Relationship between differentially expressed mRNA and mRNA-protein correlations in a xenograft model system
MetadataShow full item record
Differential mRNA expression studies implicitly assume that changes in mRNA expression have biological meaning, most likely mediated by corresponding changes in protein levels. Yet studies into mRNA-protein correspondence have shown notoriously poor correlation between mRNA and protein expression levels, creating concern for inferences from only mRNA expression data. However, none of these studies have examined in particular differentially expressed mRNA. Here, we examined this question in an ovarian cancer xenograft model. We measured protein and mRNA expression for twenty-nine genes in four drug-treatment conditions and in untreated controls. We identified mRNAs differentially expressed between drug-treated xenografts and controls, then analysed mRNA-protein expression correlation across a five-point time-course within each of the four experimental conditions. We evaluated correlations between mRNAs and their protein products for mRNAs differentially expressed within an experimental condition compared to those that are not. We found that differentially expressed mRNAs correlate significantly better with their protein product than non-differentially expressed mRNAs. This result increases confidence for the use of differential mRNA expression for biological discovery in this system, as well as providing optimism for the usefulness of inferences from mRNA expression in general.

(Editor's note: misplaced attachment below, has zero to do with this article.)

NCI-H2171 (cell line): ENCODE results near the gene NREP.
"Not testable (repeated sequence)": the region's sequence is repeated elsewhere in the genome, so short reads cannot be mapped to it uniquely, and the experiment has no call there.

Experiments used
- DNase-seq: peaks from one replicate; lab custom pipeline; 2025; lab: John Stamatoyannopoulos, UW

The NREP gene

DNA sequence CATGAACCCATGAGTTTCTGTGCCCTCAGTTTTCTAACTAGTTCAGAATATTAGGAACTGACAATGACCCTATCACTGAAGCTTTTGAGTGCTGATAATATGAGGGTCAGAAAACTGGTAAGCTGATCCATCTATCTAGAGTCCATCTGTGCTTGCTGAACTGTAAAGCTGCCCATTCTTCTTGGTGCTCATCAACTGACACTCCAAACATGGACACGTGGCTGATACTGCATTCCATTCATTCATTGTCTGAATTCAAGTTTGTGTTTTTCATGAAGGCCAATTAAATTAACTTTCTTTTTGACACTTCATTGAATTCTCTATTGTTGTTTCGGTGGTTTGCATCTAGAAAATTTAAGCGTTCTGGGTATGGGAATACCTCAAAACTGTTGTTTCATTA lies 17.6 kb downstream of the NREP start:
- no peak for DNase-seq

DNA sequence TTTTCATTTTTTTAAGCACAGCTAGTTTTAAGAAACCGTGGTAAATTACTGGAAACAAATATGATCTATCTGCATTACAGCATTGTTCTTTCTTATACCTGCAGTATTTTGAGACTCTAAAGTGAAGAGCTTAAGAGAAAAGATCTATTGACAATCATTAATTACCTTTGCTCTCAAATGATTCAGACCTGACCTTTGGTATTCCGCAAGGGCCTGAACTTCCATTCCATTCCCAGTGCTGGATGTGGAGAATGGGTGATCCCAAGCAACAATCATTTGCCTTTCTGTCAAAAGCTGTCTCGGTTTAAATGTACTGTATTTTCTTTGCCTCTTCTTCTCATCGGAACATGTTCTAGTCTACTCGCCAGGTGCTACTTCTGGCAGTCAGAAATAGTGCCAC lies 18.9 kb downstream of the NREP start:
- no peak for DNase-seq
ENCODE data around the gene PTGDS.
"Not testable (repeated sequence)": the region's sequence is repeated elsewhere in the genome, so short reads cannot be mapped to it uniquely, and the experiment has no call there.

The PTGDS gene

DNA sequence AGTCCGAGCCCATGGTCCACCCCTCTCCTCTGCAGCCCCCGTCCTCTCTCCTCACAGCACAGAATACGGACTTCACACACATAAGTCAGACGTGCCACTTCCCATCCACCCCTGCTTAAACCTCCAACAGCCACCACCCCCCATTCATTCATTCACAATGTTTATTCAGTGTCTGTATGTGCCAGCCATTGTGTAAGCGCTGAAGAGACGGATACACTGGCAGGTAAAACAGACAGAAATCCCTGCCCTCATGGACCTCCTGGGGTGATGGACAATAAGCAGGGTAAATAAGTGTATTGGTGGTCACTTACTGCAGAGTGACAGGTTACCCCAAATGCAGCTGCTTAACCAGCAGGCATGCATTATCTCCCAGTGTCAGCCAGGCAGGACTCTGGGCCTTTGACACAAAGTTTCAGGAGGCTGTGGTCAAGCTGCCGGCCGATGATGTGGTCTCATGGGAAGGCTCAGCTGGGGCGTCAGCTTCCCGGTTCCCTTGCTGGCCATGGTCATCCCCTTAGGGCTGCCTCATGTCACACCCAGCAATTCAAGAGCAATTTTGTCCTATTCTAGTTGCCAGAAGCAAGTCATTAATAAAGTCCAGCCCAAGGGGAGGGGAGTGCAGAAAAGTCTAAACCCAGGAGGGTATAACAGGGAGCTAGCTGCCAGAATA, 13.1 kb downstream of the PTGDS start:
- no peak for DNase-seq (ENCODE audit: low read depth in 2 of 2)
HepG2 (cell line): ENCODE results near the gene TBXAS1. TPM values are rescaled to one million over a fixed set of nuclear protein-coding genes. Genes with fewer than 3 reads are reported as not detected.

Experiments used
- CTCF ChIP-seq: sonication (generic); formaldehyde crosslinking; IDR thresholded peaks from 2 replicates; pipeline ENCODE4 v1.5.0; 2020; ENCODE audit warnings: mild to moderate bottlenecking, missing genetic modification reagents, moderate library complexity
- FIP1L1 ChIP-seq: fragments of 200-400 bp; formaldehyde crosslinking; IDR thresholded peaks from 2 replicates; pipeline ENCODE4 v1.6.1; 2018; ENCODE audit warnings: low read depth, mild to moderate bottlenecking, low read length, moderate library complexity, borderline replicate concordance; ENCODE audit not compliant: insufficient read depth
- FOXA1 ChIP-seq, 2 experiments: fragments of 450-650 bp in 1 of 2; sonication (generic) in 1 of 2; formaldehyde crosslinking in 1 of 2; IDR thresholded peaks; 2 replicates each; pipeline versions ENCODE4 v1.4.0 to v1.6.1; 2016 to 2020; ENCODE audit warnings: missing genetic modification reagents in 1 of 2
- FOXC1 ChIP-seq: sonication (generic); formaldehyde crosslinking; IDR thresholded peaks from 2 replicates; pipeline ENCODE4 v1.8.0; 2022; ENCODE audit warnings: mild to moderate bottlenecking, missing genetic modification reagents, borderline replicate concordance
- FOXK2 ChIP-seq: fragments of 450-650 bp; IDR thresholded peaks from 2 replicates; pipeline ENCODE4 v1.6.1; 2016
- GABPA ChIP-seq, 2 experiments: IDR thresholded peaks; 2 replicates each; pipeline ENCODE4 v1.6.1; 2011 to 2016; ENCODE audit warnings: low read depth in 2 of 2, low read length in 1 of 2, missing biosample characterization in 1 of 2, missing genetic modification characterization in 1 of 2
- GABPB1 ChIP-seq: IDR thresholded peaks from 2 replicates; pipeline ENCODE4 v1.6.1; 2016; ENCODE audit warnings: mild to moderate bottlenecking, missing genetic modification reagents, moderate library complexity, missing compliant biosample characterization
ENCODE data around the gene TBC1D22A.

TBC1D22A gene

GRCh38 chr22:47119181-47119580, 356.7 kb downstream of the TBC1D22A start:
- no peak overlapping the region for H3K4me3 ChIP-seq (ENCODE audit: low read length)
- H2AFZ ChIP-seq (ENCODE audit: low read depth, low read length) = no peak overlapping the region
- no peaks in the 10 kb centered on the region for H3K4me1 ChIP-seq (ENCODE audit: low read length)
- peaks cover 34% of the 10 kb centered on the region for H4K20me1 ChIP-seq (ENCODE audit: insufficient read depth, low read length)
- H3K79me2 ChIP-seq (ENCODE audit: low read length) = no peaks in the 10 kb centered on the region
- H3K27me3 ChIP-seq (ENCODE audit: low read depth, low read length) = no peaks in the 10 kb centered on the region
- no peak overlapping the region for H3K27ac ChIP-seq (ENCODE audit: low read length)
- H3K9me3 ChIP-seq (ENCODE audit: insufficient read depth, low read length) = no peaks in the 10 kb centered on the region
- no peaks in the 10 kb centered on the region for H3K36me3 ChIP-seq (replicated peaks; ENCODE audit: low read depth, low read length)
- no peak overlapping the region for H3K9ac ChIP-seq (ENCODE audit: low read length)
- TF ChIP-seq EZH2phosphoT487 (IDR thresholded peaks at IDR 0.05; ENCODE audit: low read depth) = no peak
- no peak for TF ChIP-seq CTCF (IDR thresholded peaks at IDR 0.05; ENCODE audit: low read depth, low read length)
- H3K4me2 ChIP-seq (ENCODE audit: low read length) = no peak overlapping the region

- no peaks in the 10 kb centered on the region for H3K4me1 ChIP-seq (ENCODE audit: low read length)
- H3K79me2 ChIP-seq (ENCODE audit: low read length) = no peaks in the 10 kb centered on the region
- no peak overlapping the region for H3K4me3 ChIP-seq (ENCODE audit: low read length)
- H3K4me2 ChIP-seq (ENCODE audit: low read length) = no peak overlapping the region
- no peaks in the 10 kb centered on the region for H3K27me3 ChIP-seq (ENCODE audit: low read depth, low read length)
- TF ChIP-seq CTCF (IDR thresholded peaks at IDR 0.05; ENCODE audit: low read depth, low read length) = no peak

Koussounadis , A , Langdon , S , Um , I H , Harrison , D J & Smith , V A 2015 , ' Relationship between differentially expressed mRNA and mRNA-protein correlations in a xenograft model system ' , Scientific Reports , vol. 5 , 10775 . https://doi.org/10.1038/srep10775
This work is licensed under a Creative Commons Attribution 4.0 International License. The images or other third party material in this article are included in the article’s Creative Commons license, unless indicated otherwise in the credit line; if the material is not included under the Creative Commons license, users will need to obtain permission from the license holder to reproduce the material. To view a copy of this license, visit http://creativecommons.org/licenses/by/4.0/
DescriptionThis work was supported by Medical Research Scotland (FRG353 to VAS), the FP7- Directorate-General for Research and Innovation of the European Commission (EU HEALTHF4-2012-305033 to Coordinating Action Systems Medicine to DJH); the Chief Scientist Office of Scotland (to DJH) and the Scottish Funding Council (to DJH and SPL).
Items in the St Andrews Research Repository are protected by copyright, with all rights reserved, unless otherwise indicated.